Mosquito Repellents You Can Make At Home for Your Camping Trips

How do you avoid using pesticides around campsites to repel mosquitoes?  Make your own mosquito repellents!

Homemade recipes can be made from household products and natural oils, and are easy to take along on camping trips. They are safe to use on skin and on most clothing. A few of the mixtures can even be sprayed on family pets.

Before using any homemade mix, do be mindful of allergies.  For example, if your child is allergic to lemon grass, it’s not an ingredient you want to use in your mosquito sprays.

Mosquito Repellents You Can Make At Home for Your Camping Trips

Household Products You Can Use As Mosquito Repellents

For a camping trip, the most commonly used household remedy is original flavor (amber) Listerine. (Other flavors don’t work because they are too sweet.) The eucalyptus oil and menthol contained in the product repel several kinds of insects. Pour a diluted mixture (one part Listerine to three parts water) into refillable spray bottles to take on hikes.  Do take care not to spray into the eyes.

At the campground, a spray mix of beer and baby shampoo can help keep bugs away.  Fill a hose-end spray container with a ratio of two parts baby shampoo to three parts beer. Spritz on grass and shrubs around the camp site. If it rains, reapply.

Another useful campground trick is to put a thin layer of water on a white plate and add three drops of dish-washing liquid.  (Lemon scent works best.)  Set the plate about 20 feet away from the tent or picnic table. This will help draw mosquitoes and gnats away from you.

Natural Oils And Herbs That Repel Mosquitoes

Oils and herbs that are safe to use on skin include lemon, lemon grass, eucalyptus oil, catnip oil, citronella, patchouli, thyme, basil, rosemary, cedar, geranium, and lavender. Mixtures can be prepared ahead of time or right at camp. For example, a lemon can be cut up and boiled over a campfire. Additional essential oils or crushed herb leaves from the list of ingredients can be added to the liquid as it is cooling.

Strained liquid and pour into spray bottles to carry with you. Shake well before spraying. Expect to re-spray at least once an hour. Simple boiled lemon (without additional herbs) can be used on dogs and cats as a flea repellent.

Leftover lemon rind and crushed herb mixture can be poured into a bowl with a mesh top.  Use it in the tent or near the picnic table to repel mosquitoes when it is time for camp dining.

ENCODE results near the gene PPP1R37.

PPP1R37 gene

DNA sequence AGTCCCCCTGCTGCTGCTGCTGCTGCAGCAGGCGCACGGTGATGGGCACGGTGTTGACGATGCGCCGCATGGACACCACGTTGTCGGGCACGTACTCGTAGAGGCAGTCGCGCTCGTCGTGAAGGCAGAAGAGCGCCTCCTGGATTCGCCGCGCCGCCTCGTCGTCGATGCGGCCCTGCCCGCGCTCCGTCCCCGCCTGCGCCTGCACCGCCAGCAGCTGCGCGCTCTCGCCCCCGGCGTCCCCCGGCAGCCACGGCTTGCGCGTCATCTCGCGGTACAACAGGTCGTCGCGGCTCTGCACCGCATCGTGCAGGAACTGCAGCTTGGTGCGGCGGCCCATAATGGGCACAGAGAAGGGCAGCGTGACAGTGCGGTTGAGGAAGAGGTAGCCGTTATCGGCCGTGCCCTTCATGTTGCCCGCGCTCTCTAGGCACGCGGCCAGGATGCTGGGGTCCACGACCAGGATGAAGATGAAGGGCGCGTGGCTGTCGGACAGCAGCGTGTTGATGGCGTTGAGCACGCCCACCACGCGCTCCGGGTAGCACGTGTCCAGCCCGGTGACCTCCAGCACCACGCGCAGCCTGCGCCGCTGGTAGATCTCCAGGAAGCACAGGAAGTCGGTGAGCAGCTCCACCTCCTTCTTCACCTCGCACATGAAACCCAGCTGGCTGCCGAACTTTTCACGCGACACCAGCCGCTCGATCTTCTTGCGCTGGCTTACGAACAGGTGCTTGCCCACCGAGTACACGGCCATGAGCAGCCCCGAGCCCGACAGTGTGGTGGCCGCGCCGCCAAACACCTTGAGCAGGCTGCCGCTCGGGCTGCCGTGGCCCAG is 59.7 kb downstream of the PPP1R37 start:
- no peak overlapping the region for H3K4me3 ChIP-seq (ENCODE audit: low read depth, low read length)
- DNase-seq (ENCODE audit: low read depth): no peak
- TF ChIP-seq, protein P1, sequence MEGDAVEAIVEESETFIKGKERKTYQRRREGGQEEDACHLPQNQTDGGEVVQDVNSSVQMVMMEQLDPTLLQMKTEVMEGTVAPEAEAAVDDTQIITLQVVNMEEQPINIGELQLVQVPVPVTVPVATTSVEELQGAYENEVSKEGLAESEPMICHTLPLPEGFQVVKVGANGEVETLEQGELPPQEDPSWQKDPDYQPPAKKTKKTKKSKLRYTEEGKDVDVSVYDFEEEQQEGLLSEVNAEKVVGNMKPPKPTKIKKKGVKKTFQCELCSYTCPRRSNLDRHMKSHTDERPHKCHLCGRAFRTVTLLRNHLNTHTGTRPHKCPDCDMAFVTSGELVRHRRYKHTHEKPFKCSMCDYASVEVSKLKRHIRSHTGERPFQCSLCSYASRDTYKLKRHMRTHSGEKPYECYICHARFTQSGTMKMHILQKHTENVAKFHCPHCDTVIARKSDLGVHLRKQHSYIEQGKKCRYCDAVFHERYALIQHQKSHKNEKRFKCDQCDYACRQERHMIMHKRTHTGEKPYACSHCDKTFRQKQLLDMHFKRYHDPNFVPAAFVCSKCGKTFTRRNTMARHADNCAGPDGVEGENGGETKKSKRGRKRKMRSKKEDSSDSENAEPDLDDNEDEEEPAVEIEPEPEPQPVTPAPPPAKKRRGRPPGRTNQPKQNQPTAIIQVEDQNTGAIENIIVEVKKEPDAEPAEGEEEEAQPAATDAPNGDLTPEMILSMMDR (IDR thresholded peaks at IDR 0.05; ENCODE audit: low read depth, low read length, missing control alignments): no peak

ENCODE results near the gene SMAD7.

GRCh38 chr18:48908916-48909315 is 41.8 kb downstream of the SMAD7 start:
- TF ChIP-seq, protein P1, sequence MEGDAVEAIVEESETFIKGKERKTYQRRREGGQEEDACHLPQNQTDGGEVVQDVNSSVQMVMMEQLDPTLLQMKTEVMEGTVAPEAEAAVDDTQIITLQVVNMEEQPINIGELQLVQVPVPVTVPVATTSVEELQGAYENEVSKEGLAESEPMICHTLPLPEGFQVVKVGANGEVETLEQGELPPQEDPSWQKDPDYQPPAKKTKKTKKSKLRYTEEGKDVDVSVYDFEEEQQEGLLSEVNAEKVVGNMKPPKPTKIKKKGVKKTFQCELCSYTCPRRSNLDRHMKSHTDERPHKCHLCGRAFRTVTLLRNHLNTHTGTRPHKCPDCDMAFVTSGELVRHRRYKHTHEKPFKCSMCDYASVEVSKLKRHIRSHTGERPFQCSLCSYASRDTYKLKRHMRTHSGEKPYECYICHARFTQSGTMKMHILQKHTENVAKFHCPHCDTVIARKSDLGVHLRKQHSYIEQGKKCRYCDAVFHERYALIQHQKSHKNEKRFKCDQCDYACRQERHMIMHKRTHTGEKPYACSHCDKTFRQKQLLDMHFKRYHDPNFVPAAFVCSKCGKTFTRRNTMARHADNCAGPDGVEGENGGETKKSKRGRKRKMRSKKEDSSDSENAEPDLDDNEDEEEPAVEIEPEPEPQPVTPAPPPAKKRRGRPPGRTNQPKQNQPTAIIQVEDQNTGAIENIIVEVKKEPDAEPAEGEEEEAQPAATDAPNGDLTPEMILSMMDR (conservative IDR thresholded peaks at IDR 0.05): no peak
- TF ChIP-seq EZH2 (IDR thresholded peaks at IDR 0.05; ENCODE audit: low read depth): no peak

One mosquito-fighting recipe combines 5ml lemongrass oil and 10ml eucalyptus oil with 80ml water. It’s generally safe to spray on the body or on items inside a tent or RV. Just don’t spray oil products onto the actual tent fabric, as oil can spoil the water-repelling feature of some materials.

Another tried-and-true recipe is:

  • 5 drops of lemon oil
  • 10 drops of lavender oil
  • 2 drops eucalyptus oil
  • 2 tablespoons of almond oil OR soybean oil OR water

If you use water, this mixture can be used as a spray.  If you use almond oil or soybean oil, soak paper towel strips in the mixture. Then hang near the tent door to repel mosquitoes.

Catnip Oil Can Be More Effective Than “DEET”

Catnip oil contains nepatalactone, which studies have shown to be more effective than “DEET”, a powerful mosquito repellent.

To make catnip oil repellent, mix 1/2 teaspoon essential oil of catnip with a cup of isopropyl alcohol and a cup of water. This mixture is not appropriate for use on pets, small children, on the eyes or on broken skin. Also, some people can have an allergic reaction to catnip oil.

Plants That Repel Mosquitoes

If you are camping close to home, or on personally owned land, plant the camping area with naturally mosquito-repelling plants. These include rosemary, citronella plant, beautyberry bush, lemongrass, and marigolds. There is even a plant called Moskito Schocker which grows well in Zone 7 throughout the year, but can be planted as an annual in colder planting zones.

You can also bring some of these plants along with you on your travels, especially if you have a camper or RV.  Plant in hanging planters that you can move outside near doorways or sitting areas.  Then move them back into the camper when you pack up to hit the road again.

On camping trips, pesticides need not be a first line of defense in fighting mosquitoes. Many of the homemade repellents in this article are more natural, more affordable, and under normal outdoor conditions, can last up to an hour.

Natural and homemade products are effective on the average mosquito, but it is true that in harsh conditions, such as places like Minnesota and the north where tougher and larger swarms of mosquitoes live, not even “DEET” can repel all insects.  You may need to consider using a combined approach or other products to help you keep your campsite mosquito free.

Tags: nature, rural lifestyle, travel
by
Barb Webb. Founder and Editor of Rural Mom, is an author and sustainable living expert nesting in Appalachian Kentucky. When she’s not chasing chickens around the farm or engaging in mock Jedi battles, she’s writing about country living and artisan culture.
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